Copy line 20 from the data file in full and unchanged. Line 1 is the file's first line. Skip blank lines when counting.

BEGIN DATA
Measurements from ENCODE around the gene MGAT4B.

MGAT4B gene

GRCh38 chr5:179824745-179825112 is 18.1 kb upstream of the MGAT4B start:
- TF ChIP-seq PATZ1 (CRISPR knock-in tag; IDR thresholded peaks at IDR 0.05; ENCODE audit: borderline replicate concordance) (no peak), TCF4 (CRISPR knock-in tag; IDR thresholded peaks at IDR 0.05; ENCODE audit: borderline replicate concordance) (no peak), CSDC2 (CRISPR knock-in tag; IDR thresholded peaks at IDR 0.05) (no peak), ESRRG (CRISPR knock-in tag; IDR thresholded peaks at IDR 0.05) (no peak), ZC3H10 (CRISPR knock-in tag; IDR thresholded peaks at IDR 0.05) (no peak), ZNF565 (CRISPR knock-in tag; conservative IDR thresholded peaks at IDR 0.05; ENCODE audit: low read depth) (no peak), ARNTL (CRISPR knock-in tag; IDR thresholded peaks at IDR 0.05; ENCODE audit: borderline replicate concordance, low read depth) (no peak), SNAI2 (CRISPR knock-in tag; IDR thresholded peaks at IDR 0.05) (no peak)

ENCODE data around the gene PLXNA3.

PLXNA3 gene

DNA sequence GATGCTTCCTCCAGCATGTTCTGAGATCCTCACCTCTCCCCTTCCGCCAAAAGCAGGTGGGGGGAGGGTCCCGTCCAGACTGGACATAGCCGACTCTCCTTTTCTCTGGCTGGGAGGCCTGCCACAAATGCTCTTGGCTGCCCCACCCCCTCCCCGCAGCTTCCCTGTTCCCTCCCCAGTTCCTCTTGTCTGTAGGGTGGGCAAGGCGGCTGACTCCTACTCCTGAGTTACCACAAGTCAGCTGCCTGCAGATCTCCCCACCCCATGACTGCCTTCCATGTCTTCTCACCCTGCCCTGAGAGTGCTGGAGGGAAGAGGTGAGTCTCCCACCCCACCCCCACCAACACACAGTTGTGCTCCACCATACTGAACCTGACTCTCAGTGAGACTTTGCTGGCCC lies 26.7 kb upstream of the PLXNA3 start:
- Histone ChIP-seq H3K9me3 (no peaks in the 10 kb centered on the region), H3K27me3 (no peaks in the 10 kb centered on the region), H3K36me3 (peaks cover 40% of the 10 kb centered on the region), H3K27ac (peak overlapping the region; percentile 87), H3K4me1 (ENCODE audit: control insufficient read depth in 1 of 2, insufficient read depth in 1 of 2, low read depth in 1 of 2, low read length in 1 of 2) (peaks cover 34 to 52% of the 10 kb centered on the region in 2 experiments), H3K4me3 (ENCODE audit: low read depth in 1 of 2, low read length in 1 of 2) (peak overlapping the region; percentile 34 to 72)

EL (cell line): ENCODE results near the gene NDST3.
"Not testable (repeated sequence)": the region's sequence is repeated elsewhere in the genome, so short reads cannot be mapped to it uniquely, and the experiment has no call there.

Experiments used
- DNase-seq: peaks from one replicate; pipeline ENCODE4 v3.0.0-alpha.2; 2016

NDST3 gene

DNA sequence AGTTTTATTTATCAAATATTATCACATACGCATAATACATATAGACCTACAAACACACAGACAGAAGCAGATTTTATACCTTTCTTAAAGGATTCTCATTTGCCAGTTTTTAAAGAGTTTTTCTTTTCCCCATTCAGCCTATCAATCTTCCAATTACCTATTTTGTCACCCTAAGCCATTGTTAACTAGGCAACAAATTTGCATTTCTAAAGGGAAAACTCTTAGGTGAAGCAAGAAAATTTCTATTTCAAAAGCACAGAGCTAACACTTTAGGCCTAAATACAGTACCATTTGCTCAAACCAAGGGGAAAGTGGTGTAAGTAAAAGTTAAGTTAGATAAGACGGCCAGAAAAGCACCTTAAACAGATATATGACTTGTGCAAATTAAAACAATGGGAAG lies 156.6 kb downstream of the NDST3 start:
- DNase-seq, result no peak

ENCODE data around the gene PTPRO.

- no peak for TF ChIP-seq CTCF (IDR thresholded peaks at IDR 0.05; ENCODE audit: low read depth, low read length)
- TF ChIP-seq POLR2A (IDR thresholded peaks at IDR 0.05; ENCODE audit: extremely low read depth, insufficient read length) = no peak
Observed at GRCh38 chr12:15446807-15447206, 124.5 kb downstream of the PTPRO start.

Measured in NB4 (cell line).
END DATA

Measured in NB4 (cell line).